Because the IUCN database does not distinguish between the croplands that are used to produce plant-based food for people and for livestock, it is not possible to separate the species that are solely affected by these two ecologically different types of agriculture. This is why the mechanism agriculture was not included in the estimation of the impact of human carnivory on vertebrate species. However, as a high proportion of global crops are used as feed, not including agriculture in the list of mechanisms through which human carnivory threatens biodiversity would actually result in underestimating carnivory importance. The same rationale applies to climate change (Table 1). Therefore, our results are a conservative estimate of the impact of human carnivory on the world's vertebrates. This is especially true for the estimated number of species affected by at least one mechanism related to this aspect of human ecology (Fig. 4 and Table 2). Nonetheless, even considering that one-third of all cropland area and associated impacts included in agriculture actually corresponds to the production of livestock feed, we found that carnivory impacts the same proportion of vertebrate species (26.1%) as agriculture (Table 2). The IUCN database does not distinguish agricultural and forestry effluents either, which is another reason why the impacts of agriculture (and forestry) are overestimated (Table 2). For these reasons, we discuss the results shown in Table 2 considering human carnivory is indeed the ecological aspect of our species that most impacts the world's vertebrates.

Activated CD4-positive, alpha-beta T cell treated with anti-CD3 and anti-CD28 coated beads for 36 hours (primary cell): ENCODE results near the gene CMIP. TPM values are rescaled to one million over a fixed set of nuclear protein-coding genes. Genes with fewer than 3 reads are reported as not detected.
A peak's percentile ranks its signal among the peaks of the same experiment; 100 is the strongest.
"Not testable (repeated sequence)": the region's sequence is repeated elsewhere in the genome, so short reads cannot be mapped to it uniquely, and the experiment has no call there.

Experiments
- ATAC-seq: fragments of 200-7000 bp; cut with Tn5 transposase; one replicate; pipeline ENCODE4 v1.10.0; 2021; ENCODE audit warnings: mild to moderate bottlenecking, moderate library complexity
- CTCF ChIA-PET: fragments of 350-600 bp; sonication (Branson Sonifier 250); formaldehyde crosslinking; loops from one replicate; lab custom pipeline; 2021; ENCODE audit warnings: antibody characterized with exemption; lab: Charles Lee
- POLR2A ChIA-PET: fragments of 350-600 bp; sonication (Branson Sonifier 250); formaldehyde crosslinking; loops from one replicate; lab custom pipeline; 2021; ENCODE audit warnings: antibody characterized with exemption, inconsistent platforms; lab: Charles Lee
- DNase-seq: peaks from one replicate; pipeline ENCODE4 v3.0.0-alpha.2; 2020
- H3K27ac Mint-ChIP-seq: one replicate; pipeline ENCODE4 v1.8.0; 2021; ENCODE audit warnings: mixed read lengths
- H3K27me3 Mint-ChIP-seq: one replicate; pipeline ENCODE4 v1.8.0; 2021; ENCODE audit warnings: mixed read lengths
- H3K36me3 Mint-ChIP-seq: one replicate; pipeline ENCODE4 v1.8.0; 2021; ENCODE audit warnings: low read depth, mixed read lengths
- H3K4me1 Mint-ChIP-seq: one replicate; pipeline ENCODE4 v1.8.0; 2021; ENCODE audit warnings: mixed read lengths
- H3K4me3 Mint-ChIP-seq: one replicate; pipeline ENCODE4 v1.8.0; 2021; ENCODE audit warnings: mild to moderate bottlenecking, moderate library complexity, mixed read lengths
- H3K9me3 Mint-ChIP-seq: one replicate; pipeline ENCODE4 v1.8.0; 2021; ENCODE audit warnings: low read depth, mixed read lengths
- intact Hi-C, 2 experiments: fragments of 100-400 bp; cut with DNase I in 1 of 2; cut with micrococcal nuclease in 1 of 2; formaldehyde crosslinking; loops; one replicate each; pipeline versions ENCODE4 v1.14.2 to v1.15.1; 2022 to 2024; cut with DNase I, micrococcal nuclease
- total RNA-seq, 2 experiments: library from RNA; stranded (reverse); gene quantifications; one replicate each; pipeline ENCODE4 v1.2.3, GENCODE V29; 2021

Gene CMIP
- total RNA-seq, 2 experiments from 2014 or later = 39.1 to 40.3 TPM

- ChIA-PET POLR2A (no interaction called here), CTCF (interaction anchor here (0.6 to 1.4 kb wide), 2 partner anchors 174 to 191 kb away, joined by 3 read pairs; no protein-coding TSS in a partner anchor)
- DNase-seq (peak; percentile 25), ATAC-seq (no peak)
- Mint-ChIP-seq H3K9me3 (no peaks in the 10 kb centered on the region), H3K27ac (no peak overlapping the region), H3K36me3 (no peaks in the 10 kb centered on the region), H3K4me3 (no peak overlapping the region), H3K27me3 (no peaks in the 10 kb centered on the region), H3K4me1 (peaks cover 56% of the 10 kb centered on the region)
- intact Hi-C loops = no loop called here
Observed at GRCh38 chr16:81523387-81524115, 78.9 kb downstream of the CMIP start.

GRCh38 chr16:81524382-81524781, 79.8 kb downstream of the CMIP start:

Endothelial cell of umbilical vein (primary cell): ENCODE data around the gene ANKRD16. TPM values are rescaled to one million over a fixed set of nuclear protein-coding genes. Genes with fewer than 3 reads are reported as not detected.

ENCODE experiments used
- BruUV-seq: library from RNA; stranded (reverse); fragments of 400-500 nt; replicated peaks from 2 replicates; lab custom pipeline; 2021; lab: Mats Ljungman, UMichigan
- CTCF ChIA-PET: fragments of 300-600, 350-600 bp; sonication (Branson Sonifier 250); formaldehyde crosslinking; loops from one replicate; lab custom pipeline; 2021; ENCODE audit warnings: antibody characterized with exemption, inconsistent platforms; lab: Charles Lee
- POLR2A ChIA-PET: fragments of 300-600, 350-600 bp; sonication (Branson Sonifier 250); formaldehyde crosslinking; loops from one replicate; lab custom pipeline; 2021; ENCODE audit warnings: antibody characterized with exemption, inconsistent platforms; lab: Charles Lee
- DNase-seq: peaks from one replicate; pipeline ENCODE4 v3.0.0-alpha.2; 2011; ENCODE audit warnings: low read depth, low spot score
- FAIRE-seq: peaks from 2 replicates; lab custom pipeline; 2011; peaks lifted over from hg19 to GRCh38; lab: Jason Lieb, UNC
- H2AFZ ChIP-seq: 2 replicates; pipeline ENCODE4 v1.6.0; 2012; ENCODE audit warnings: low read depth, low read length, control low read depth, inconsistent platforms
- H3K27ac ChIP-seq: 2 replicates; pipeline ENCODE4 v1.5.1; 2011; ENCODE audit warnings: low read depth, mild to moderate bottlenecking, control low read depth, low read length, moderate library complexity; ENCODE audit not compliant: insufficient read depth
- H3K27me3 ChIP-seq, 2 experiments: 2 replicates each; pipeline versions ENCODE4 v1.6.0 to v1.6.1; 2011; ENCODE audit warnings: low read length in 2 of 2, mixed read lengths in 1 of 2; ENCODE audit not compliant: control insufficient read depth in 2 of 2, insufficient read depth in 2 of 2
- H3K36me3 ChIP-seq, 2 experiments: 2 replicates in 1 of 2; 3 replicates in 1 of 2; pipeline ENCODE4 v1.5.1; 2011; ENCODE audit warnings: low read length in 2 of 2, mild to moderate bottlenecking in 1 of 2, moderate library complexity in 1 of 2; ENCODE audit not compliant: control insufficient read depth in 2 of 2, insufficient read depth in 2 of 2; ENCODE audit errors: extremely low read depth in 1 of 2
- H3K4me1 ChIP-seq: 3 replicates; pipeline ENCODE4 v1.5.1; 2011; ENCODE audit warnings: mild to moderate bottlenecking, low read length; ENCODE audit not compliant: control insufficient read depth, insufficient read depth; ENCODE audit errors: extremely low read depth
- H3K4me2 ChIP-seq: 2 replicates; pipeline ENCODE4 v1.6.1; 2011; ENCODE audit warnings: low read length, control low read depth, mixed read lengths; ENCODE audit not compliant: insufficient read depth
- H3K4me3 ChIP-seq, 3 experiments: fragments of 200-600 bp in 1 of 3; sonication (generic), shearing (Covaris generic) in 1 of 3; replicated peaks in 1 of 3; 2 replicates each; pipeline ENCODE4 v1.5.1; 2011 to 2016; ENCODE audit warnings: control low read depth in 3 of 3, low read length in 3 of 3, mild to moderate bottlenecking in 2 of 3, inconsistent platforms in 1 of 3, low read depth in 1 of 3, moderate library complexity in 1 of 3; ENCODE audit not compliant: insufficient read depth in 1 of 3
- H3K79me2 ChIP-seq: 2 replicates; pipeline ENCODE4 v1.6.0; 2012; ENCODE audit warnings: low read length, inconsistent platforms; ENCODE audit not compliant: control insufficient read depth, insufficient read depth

Overall, livestock and predation were the mechanisms most affecting vertebrates that inhabit terrestrial and freshwater habitats and systems, while marine species are primarily threatened by predation and bycatch. The major role grazing and mowing play in habitat loss and degradation worldwide explains the high proportion of terrestrial and freshwater vertebrates we found to be threatened by the livestock mechanism. As threats to species occurring in habitats known to be highly impacted by livestock production (e.g., the Atlantic Forest of South America, Galindo-Leal and Câmara, 2003) are sometimes described as lato sensu agriculture in the IUCN database, these values are underestimated. Besides, according to the Unified Classification of Direct Threats, situations where a few animals mixed in a subsistence cropping system belong in “annual and perennial non-timber crops”, and foraging of wild resources for stall-fed animals falls under the threat “gathering terrestrial plants”, further contributing to underestimate the real impacts of livestock. Moreover, marine species inhabiting coastal and coral reef habitats, which comprise most fish diversity, are known to be severely affected by pollution associated with land-use change (Islam and Tanaka, 2004; Diaz and Rosenberg, 2008). However, as these threats are often included in the IUCN database under the general label of “agriculture and forestry effluents”, the proportion of marine species affected by the livestock mechanism is also underestimated, probably to a greater extent than terrestrial and freshwater species.